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Why Your Brain is Your Largest Sex Organ

Why Your Brain is Your Largest Sex Organ

Sex and Your Brain

Often when we talk about the risks of sex, we focus on the physical risks such as pregnancy and STDs (sexually transmitted diseases). Other times we talk about the emotional risks involved with sex, but we rarely discuss the psychological consequences, or how sex affects your brain. Advances in neuroscience have made it possible to study how the brain is active and even how it is altered by sexual activity.

Why Your Brain is Your Largest Sex Organ?

During sex there are three prominent neurochemicals that are involved and each has a significant affect on your brain.

Dopamine: This chemical is present in men and women. Dopamine is a “reward chemical” in that it rewards people by saturating their brain with a feeling of exhilaration when that persons engages in the activity (in this case sex). Unfortunately, dopamine doesn’t know the difference between positive and negative behaviors and so it rewards the brain for both types of actions, things such as acing a test or speeding. Dopamine is the chemical that is responsible for the addictive nature of sex. It keeps you wanting that next fix.

Oxytocin: This is found in the female and is the bonding chemical. When this is released, it increases her desire for touch and causes her to bond to the person she is in physical contact with. With intercourse and orgasm, oxytocin washes over the brain, causing her to want more sex with the person she is bonded with. Like dopamine, oxytocin doesn’t discriminate. The result can be that a woman becomes bonded with someone she only thought would be a casual hookup.

Vasopressin: This is the male version of the bonding chemical and is the cause of the man’s connection with the woman. Again, it is non-discriminatory and may result in an unintentional connection with a partner.

“Sex Brain” and Bad Decisions

Understanding how these chemicals work can explain why people make bad decisions and helps us better understand the consequences. Often people jump into sex too soon. One reason for this is sex rewires the brain to make it easier to say yes to more sex. The part of the brain that regulates sexual restraint is weakened. They crave the release of dopamine. This helps explain why after a breakup, once a new relationship has begun it can progress quickly to a sexual relationship.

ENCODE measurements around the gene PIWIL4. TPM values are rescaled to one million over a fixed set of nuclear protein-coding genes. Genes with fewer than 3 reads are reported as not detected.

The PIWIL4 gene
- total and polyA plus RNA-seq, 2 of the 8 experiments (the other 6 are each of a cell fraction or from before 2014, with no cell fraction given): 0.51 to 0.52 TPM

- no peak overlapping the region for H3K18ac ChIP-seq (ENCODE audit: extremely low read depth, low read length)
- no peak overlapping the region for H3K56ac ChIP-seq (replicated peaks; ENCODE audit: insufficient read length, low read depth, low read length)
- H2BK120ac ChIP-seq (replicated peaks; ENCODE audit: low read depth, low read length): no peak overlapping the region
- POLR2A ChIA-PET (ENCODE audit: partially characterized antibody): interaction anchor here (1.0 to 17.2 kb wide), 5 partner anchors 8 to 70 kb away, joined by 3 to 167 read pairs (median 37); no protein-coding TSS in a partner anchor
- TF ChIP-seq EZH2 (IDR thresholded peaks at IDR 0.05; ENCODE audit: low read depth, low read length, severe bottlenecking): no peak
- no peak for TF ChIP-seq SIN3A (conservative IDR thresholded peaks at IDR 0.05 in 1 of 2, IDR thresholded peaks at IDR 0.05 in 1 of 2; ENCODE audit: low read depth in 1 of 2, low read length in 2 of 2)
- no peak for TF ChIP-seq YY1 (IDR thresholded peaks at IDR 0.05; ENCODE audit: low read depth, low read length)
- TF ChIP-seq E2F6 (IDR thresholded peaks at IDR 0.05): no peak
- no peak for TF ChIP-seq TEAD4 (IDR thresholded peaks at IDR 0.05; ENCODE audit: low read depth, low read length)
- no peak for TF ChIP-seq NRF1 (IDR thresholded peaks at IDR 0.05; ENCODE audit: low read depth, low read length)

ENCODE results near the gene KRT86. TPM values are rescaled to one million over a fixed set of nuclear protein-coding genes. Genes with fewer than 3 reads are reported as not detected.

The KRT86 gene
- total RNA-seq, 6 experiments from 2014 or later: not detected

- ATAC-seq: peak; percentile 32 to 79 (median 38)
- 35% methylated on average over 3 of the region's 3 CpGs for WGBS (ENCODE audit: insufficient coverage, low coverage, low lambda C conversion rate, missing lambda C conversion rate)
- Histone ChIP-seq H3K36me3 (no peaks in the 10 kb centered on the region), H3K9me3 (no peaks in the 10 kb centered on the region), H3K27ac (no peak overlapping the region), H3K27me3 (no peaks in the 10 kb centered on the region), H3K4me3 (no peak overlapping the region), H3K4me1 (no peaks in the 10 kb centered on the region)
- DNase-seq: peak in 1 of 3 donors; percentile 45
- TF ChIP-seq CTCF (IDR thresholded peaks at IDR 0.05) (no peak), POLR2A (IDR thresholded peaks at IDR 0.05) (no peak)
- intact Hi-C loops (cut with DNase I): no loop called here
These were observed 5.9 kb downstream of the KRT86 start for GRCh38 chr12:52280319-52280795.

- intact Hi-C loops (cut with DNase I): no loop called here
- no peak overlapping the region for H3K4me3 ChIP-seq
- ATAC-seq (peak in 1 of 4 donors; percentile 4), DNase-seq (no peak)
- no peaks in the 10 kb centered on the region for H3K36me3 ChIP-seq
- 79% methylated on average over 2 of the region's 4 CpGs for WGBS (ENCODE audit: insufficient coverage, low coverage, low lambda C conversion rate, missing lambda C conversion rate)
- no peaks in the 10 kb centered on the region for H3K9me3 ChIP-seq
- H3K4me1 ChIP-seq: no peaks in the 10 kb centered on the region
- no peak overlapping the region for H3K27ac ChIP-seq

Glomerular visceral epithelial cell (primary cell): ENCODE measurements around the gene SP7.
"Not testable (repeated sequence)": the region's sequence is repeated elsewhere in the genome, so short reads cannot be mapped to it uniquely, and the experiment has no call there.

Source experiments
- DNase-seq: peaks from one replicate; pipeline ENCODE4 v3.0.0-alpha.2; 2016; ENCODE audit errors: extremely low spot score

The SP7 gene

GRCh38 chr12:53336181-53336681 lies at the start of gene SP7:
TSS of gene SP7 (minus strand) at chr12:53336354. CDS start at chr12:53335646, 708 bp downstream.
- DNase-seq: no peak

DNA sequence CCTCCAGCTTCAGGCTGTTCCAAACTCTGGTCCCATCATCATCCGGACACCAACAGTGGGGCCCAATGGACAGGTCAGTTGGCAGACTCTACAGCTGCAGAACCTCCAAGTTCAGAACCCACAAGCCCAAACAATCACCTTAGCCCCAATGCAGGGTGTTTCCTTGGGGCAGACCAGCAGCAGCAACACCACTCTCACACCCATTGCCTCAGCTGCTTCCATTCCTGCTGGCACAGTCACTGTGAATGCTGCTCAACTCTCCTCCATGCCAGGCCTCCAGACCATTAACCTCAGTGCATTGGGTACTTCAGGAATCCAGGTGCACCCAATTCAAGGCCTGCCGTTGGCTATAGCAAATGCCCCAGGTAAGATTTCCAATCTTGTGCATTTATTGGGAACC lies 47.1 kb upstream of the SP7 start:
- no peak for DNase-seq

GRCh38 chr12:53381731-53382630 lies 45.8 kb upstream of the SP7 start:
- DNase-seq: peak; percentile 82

Another affect is that sex can keep people in bad relationships. Most of us know couples that stay in unhealthy, even abusive relationships and find ourselves asking why. It’s the sex. The bonding chemicals create such a strong attachment, even if there is no other foundation for the relationship that they can’t leave each other.

A third affect is that when a person engages in patterns of dating, having sex, breaking up finding a new partner, or just casually hooking up, that person potentially makes it more difficult to later bond with a spouse. By disrupting the function of the bonding chemicals, this pattern can break the circuits needed for long-term commitment. It becomes addicted to the sex without the emotional connection.

These affects can last a long time, affecting the person’s ability to emotionally invest and be committed to future relationships.

Safe Sex is about more than wearing a condom. It’s about protecting yourself physically, emotionally and psychologically. It’s about understanding the risks in all three areas and taking the steps to keep yourself safe. After all, you’re worth it! If you are struggling with the physical, emotional or psychological affects of sexual activity and would like to talk to someone, our team is available.

If you are interested in reading more about the psychological affects of sex on the brain, we encourage you to check out “Hooked” by Joe S. McIlhaney Jr, MD and Freda McKissic Bush, MD.

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